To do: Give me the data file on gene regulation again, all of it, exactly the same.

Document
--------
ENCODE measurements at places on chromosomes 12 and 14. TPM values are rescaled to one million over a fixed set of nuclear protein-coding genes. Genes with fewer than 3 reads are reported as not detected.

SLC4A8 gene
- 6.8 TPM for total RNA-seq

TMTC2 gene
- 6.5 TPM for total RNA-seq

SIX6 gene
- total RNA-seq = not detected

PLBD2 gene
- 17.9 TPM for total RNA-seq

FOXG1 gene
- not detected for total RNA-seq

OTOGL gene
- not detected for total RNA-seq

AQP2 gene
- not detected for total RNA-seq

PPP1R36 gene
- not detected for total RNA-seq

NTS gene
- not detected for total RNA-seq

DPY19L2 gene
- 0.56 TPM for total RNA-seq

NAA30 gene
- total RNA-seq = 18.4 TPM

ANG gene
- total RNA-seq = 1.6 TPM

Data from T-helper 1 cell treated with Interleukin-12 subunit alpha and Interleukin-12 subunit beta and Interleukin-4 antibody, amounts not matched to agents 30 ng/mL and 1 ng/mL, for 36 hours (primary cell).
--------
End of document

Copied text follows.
ENCODE measurements at places on chromosomes 12 and 14. TPM values are rescaled to one million over a fixed set of nuclear protein-coding genes. Genes with fewer than 3 reads are reported as not detected.

SLC4A8 gene
- 6.8 TPM for total RNA-seq

TMTC2 gene
- 6.5 TPM for total RNA-seq

SIX6 gene
- total RNA-seq = not detected

PLBD2 gene
- 17.9 TPM for total RNA-seq

FOXG1 gene
- not detected for total RNA-seq

OTOGL gene
- not detected for total RNA-seq

AQP2 gene
- not detected for total RNA-seq

PPP1R36 gene
- not detected for total RNA-seq

NTS gene
- not detected for total RNA-seq

DPY19L2 gene
- 0.56 TPM for total RNA-seq

NAA30 gene
- total RNA-seq = 18.4 TPM

ANG gene
- total RNA-seq = 1.6 TPM

Data from T-helper 1 cell treated with Interleukin-12 subunit alpha and Interleukin-12 subunit beta and Interleukin-4 antibody, amounts not matched to agents 30 ng/mL and 1 ng/mL, for 36 hours (primary cell).